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Let $\mathfrak{g}$ be a simple Lie algebra over $\mathbb{C}$, and let $N$ be a nilpotent orbit of $\mathfrak{g}$. What is the equivariant cohomology of its closure, $H^*_G(\overline{N})$, with respect to the group $G$ for $\mathfrak{g}$?

Also, $H^*_G(\overline{N})$ has a natural "inner product" which takes value in the quotient field $S$ of $H^*_G(pt)$, defined via the equivariant integration. It would be nice to know this structure too.

I would be happy if I know the answer for the minimal nilpotent orbit for the simply-laced $\mathfrak{g}$.


Let me give the background to my question. Let $H^*_G(pt)=\mathbb{C}[t_1,\ldots,t_r]$ so that $t_1$ has degree 2, ..., $t_r$ has degree $h^\vee$ ($r$ is the rank of $\mathfrak{g}$. As $\mathrm{Spec} H^*_G(pt)= \mathfrak{h}/W$, the standard flat metric on $\mathfrak{h}$ determines a metric on $\mathfrak{h}/W$, which we denote by $\langle .,. \rangle$. Note that the vector field $\partial/\partial t_r$ is unique up to a scalar multiplication. So, $\langle \partial/\partial t_r,\partial/\partial t_r\rangle$ determines a rational function on $\mathfrak{h}/W$, i.e. an element of $S$ (unique up to a scalar multiplication).

Let $N$ be the minimal nilpotent orbit of a simply-laced $\mathfrak{g}$. My collaborators and I calculated $\int_{\overline{N}} 1$. And it equaled $\langle \partial/\partial t_r,\partial/\partial t_r\rangle$.

This suggests that $H^*_G(\overline{N})$ has a natural basis corresponding to $\partial/\partial t_i$, and the inner product given by the equivariant integral equals $\langle.,.\rangle$.

Is this something known in the literature?

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Perhaps you really mean equivariant Borel-Moore homology? That isn't homotopy invariant, and thus doesn't have to be trivial on an orbit closure... –  Ben Webster Oct 31 '11 at 15:18
    
Hmm, that's the word people (e.g. Nakajima) uses in the papers, indeed. What's the difference? I'm sorry for the ignorance. –  Yuji Tachikawa Oct 31 '11 at 15:32
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First, since $\overline N$ is contractible its equivariant cohomology is the same as for $pt$. The Poincare pairing is uniquely determined by $\int_{\overline N} 1$ (since it is linear with respect to $H^*_G(pt)$).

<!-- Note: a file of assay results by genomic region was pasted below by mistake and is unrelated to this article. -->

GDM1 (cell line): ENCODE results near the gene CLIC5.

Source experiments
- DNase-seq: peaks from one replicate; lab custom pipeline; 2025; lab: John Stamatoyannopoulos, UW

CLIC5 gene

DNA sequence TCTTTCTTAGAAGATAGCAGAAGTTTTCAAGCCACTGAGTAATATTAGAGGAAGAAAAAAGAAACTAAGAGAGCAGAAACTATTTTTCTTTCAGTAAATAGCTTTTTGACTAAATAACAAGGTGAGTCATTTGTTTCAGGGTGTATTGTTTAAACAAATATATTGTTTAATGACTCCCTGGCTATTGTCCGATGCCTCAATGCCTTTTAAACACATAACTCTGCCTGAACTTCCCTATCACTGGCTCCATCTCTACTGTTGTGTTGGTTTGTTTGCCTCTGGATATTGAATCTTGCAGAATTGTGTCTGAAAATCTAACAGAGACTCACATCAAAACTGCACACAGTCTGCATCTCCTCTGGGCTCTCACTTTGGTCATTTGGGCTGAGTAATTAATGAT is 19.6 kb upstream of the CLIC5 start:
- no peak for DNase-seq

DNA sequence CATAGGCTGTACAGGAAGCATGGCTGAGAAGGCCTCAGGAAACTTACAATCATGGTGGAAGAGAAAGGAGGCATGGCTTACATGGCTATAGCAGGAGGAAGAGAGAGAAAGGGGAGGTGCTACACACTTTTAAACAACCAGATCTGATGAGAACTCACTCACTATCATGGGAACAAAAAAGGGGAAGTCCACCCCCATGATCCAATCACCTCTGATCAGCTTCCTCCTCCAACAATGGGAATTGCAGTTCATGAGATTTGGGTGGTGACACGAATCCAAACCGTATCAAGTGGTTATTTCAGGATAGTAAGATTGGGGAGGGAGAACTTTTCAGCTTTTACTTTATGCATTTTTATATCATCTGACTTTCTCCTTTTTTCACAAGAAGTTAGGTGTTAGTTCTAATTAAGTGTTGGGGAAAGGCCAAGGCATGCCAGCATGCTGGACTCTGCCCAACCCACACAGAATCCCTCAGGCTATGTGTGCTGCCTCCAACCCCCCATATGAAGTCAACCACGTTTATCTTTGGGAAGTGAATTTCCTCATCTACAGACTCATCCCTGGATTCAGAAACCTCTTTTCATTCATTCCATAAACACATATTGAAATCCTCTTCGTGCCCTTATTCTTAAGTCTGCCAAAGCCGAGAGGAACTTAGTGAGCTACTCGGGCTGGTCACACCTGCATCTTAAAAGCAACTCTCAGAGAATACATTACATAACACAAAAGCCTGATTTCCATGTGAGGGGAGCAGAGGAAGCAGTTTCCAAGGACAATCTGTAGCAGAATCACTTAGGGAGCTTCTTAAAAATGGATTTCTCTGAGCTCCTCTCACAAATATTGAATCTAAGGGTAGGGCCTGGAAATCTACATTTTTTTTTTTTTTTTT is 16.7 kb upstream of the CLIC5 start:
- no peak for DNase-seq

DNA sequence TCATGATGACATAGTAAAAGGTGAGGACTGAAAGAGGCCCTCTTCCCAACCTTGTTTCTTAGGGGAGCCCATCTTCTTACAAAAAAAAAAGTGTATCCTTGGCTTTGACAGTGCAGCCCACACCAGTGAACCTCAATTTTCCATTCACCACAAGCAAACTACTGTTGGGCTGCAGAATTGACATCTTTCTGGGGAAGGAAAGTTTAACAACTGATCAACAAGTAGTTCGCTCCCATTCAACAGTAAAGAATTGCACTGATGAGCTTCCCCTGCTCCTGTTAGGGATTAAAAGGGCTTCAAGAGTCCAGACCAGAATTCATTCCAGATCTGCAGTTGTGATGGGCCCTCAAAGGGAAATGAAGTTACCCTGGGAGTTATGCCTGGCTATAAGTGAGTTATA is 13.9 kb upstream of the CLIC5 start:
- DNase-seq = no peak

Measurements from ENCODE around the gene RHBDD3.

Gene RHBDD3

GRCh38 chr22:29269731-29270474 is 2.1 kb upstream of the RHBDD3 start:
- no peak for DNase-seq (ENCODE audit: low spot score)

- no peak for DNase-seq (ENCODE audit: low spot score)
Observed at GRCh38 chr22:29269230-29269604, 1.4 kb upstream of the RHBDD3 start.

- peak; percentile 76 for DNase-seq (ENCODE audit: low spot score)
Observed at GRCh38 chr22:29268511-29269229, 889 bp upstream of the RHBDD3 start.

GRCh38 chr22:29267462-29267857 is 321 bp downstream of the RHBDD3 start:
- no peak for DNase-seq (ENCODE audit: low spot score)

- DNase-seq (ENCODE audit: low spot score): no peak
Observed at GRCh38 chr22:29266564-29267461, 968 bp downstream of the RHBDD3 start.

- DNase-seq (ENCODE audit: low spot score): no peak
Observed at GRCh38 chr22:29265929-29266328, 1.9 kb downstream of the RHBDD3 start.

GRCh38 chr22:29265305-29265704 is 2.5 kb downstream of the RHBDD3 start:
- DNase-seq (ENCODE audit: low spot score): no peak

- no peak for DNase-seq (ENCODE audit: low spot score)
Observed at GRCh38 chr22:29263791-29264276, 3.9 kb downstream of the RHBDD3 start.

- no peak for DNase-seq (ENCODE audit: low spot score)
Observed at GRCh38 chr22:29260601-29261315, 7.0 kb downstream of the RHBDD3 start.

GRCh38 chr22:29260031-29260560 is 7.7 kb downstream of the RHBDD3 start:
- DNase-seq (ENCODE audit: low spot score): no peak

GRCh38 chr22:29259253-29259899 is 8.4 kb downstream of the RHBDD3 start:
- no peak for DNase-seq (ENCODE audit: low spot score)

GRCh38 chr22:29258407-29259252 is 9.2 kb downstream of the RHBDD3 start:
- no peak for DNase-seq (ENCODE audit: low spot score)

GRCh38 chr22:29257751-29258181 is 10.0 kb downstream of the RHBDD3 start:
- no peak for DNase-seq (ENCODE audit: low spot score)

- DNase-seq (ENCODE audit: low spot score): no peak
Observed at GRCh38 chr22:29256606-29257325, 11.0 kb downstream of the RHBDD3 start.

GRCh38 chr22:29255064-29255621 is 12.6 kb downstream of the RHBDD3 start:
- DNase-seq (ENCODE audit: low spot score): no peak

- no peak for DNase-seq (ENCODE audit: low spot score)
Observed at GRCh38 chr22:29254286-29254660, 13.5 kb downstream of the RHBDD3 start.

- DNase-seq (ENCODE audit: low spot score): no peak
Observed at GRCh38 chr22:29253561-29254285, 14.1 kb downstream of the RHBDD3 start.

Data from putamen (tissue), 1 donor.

More precisely, any cohomology class of $\overline N$ has the form $\alpha\cdot 1$ where $\alpha$ is an equivariant cohomology class of $pt$ and $1$ denotes the unit cohomology class in $\overline N$ and we have $$ \langle \alpha\cdot 1,\beta\cdot 1\rangle =\alpha\beta\int_{\overline N} 1. $$

I don't know a good way to compute $\int_{\overline N} 1$ for arbitrary $N$ - other than replacing $\overline N$ by a resolution and using fixed point localization.

By the way, if $\overline N$ is the minimal orbit, then ${\mathbb C}^2\times {\overline N}$ is the same as the Uhlenbeck space of $\mathbb C^2$ of second Chern class 1 - that should give you another way to compute that integral (is it obvious that you get the same answer?)

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Ah, thank you. (That shows how little I know about equivariant cohomology... I need to learn the basics.) In principle you can compute $\int_{\overline N}1$ using the result by McGovern, digizeitschriften.de/dms/img/?PPN=GDZPPN002106523 . I haven't done the calculation for non-minimal orbits. I knew the relation to the Uhlenbeck space, but does it give another way to calculate? –  Yuji Tachikawa Oct 31 '11 at 15:03
    
I guess I can re-ask my question by saying "is there natural bundles/sheaves on nilpotent orbits whose characteristic classes or something would naturally correspond to $\partial/\partial t_i$?" As per the rule of MathOverflow, may be I should ask a separate question, or maybe I should rewrite my question. Thank you very much anyway. –  Yuji Tachikawa Oct 31 '11 at 15:06
    
In fact, I don't understand your computation in the minimal case: the integral $\int_{\overline N} 1$ is supposed to be a rational function of degree $-\dim N=-2r$ whereas your function (if I understand the notation correctly) has degree $-2h^{\vee}$. What am I missing? –  Alexander Braverman Oct 31 '11 at 15:19
    
The minimal nilpotent orbit has complex dimension $2h^\vee-2$, so it gies a function of degree $2-2h^\vee$. On the function side, note that the inner product on $\mathfrak{h}$ has degree $-2$, because $\langle v,w\rangle$ for $v,w\in\mathfrak{h}$ is of degree zero. So $\langle \partial/\partial t_r,\partial/\partial t_r\rangle$ is of degree $2-2h^\vee$. –  Yuji Tachikawa Oct 31 '11 at 15:35
    
Apparently $\partial/\partial t_r$ is called the primitive vector, see kurims.kyoto-u.ac.jp/preprint/file/RIMS1414-correction.pdf . It's denoted by $\partial/\partial P_\ell$ there; $\langle \rangle$ is denoted by $I(.,.)$. –  Yuji Tachikawa Oct 31 '11 at 15:39
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